But we collectors don't just have to worry about the evaporation of digital games, because our collecting mind is also tortured by the "advertised but never released game." These are games that were far enough along in the development cycle that the publishers spend advertising dollars to promote them, or at minimum to offer them for solicitation. When it comes to this category of games, there are two superhero role playing games that I would have loved to see in print. I also hope that the publishers - one that is still in business and one recently resurrected - see fit to at minimum offer these games digitally.

d20 Modern Spectaculars
Yes, you read the title of the first game correctly. Wizards of the Coast at one time planned to publish a superhero role playing game for there d20 Modern rules set. Wizards had already released a number of high quality products in the line. Enough that any skepticism I might have regarding the ability of the d20 System to smoothly handle superheroic action were dismissed by my enthusiasm. Here's the advertising blurb for d20 Modern Spectaculars:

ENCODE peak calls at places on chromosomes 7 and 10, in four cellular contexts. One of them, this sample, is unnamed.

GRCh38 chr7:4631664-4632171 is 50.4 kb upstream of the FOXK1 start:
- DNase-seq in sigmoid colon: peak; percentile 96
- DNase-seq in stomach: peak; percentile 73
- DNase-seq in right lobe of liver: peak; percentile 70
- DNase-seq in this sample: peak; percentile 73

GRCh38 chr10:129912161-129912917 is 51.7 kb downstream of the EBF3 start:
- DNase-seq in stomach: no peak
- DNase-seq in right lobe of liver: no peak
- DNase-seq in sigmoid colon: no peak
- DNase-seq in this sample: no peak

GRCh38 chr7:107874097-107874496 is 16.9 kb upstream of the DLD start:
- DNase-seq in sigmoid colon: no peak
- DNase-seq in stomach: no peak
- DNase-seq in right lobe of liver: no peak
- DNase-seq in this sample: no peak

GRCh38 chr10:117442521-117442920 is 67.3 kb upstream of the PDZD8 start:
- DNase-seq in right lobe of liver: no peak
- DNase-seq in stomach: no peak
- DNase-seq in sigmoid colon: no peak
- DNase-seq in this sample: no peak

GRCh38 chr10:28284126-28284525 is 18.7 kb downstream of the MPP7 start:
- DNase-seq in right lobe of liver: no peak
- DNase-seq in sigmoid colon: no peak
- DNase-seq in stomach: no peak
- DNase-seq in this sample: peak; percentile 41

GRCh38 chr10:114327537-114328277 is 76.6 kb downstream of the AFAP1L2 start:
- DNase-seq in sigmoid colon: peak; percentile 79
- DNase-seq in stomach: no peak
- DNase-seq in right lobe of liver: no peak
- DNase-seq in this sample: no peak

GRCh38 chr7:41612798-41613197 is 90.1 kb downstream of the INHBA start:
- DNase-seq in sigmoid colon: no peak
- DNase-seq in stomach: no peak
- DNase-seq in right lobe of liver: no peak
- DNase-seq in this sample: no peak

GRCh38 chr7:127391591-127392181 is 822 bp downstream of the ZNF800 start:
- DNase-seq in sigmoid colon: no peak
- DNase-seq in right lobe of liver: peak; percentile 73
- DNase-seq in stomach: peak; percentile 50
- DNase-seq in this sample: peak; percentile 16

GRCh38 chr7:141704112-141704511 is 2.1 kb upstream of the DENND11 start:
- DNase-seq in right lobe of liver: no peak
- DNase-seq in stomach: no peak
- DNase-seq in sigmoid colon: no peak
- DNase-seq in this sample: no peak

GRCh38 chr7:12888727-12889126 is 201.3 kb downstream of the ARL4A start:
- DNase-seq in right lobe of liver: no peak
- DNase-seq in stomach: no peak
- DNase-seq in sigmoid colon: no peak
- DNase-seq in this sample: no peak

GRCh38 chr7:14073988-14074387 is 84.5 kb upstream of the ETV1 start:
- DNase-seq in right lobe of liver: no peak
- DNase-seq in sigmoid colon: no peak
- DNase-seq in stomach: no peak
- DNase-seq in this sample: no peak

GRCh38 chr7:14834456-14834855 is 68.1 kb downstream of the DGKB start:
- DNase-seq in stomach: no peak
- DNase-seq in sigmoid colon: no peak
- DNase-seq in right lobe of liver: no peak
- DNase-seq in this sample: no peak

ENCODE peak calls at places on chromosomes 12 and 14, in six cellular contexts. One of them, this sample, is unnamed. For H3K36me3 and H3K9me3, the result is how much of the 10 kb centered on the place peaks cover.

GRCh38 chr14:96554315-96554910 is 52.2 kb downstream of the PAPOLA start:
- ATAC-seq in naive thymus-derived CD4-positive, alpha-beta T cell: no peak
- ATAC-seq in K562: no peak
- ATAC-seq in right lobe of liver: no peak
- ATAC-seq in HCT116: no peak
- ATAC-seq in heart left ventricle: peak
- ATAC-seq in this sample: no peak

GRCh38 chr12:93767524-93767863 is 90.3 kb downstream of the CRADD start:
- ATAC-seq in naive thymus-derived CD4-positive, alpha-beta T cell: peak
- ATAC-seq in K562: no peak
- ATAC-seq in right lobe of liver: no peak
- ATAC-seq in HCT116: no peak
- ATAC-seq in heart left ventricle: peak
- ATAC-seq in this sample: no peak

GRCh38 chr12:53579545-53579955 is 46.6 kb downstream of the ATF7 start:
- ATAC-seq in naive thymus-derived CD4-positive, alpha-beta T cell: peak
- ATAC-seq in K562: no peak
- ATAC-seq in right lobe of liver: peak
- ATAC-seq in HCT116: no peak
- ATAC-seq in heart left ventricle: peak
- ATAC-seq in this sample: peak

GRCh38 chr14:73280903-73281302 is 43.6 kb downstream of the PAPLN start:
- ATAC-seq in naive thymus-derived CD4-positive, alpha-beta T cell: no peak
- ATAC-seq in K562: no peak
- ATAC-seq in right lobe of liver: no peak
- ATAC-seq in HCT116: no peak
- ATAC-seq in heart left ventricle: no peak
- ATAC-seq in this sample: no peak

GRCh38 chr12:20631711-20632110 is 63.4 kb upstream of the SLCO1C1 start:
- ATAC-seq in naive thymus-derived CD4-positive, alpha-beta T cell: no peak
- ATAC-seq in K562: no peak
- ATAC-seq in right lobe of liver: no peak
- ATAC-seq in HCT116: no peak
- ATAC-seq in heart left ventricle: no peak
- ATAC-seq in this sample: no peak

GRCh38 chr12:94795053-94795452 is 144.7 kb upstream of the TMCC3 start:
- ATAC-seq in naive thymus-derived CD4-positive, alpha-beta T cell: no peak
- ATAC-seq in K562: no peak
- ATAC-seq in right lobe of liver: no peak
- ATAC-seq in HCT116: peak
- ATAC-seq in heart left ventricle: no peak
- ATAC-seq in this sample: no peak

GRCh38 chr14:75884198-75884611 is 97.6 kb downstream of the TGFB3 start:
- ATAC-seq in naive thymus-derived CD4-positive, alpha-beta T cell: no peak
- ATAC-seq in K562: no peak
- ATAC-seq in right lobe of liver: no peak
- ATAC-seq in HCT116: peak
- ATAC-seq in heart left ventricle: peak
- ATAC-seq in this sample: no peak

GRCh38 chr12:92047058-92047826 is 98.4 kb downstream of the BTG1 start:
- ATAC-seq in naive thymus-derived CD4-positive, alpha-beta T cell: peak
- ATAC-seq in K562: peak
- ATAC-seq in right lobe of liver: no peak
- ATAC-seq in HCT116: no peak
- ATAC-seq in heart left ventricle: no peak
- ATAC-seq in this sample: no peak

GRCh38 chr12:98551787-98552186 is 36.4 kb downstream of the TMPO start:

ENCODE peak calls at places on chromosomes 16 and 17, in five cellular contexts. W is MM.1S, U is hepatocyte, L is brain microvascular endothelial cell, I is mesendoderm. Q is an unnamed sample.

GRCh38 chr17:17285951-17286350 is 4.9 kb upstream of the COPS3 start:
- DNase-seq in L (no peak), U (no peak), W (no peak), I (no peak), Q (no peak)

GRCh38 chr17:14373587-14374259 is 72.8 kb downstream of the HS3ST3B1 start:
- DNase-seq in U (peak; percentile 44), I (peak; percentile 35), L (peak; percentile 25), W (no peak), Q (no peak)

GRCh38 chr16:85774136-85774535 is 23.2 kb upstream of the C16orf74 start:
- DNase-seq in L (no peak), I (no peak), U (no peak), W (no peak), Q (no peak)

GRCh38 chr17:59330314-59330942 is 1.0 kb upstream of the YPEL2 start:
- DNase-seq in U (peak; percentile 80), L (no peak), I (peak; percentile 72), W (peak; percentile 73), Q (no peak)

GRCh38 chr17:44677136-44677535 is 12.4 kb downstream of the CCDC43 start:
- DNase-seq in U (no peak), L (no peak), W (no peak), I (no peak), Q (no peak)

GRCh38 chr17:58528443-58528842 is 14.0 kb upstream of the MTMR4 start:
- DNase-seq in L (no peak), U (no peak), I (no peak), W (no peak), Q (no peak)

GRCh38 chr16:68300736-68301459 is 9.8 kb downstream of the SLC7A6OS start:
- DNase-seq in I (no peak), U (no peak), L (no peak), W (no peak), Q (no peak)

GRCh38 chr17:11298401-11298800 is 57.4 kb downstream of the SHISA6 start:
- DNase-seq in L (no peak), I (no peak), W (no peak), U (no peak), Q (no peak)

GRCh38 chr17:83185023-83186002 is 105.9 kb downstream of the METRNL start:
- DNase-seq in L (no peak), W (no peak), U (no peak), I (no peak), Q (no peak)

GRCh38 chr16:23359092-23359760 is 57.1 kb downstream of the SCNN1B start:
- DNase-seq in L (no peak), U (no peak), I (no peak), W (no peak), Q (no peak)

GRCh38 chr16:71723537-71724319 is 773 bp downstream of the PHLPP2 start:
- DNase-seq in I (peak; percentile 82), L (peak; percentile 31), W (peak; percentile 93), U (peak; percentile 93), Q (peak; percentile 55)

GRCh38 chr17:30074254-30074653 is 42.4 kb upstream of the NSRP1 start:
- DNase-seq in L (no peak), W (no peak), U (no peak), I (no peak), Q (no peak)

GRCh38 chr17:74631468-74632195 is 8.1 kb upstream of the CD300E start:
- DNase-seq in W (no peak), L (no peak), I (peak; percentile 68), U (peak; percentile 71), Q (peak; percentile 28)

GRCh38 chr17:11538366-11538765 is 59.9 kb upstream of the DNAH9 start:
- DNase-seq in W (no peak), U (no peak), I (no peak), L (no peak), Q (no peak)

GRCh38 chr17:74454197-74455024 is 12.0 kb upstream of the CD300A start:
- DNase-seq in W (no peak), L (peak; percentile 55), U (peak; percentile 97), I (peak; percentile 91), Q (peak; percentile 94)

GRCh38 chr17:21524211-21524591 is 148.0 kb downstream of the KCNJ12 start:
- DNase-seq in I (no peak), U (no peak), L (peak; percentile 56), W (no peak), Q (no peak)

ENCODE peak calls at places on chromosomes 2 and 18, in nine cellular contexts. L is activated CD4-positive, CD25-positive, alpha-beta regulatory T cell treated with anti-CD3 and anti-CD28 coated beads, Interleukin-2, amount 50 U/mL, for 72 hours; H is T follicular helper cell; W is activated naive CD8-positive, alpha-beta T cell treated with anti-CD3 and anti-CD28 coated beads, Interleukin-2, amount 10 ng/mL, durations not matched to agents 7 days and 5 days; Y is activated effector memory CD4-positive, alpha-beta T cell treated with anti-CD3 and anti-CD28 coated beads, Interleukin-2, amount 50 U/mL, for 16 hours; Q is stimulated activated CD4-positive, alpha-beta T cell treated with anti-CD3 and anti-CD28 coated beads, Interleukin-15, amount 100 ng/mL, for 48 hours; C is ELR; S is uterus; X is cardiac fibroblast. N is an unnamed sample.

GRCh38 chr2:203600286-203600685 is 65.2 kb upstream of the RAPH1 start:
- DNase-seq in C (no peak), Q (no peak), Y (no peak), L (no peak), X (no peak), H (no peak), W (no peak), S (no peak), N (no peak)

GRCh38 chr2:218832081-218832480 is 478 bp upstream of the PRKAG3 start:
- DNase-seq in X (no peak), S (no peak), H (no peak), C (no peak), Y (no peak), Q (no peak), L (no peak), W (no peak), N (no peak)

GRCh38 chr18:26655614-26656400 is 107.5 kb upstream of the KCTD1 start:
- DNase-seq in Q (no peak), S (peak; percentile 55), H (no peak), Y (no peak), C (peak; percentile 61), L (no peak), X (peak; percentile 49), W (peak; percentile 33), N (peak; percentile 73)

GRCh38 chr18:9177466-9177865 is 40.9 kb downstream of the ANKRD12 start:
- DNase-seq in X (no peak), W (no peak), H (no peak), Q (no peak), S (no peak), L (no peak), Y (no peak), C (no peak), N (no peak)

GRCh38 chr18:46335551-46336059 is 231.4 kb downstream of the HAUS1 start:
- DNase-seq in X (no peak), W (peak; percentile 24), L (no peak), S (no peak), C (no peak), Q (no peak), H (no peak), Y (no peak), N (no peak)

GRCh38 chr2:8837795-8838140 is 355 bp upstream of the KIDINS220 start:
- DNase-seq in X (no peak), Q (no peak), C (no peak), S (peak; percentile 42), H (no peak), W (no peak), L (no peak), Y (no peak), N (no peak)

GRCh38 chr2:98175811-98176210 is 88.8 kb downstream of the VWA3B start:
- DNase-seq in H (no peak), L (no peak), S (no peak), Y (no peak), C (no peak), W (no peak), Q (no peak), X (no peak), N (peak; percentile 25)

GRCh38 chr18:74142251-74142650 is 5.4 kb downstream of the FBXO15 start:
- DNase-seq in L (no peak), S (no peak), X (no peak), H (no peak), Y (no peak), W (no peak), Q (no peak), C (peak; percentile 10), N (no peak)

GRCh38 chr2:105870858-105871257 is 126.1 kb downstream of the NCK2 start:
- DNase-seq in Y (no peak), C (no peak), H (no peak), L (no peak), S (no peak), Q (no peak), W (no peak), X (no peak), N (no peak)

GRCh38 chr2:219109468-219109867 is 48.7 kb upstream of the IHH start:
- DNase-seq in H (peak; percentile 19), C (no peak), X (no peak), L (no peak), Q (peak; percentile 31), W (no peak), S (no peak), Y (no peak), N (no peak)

New for July in WoTC 2005 calendar:

d20 Spectaculars: New rules for running a d20 Modern campaign in a super-heroic setting.

This new supplement for d20 Modern provides a campaign setting where player characters become the first super heroes. Characters begin with only a few tricks, but as they increase in level they gain fantastic powers. d20 Spectaculars provides everything players and Gamemasters need to participate in super-heroic adventures, including rules for super powers, power trees, new classes, and equipment. A full campaign setting with material and adventure seeds suitable for all levels of play is included.
by Mike Mearls, Bill Slavicsek, Owen K.C. Stephens; 160 pages, $29.95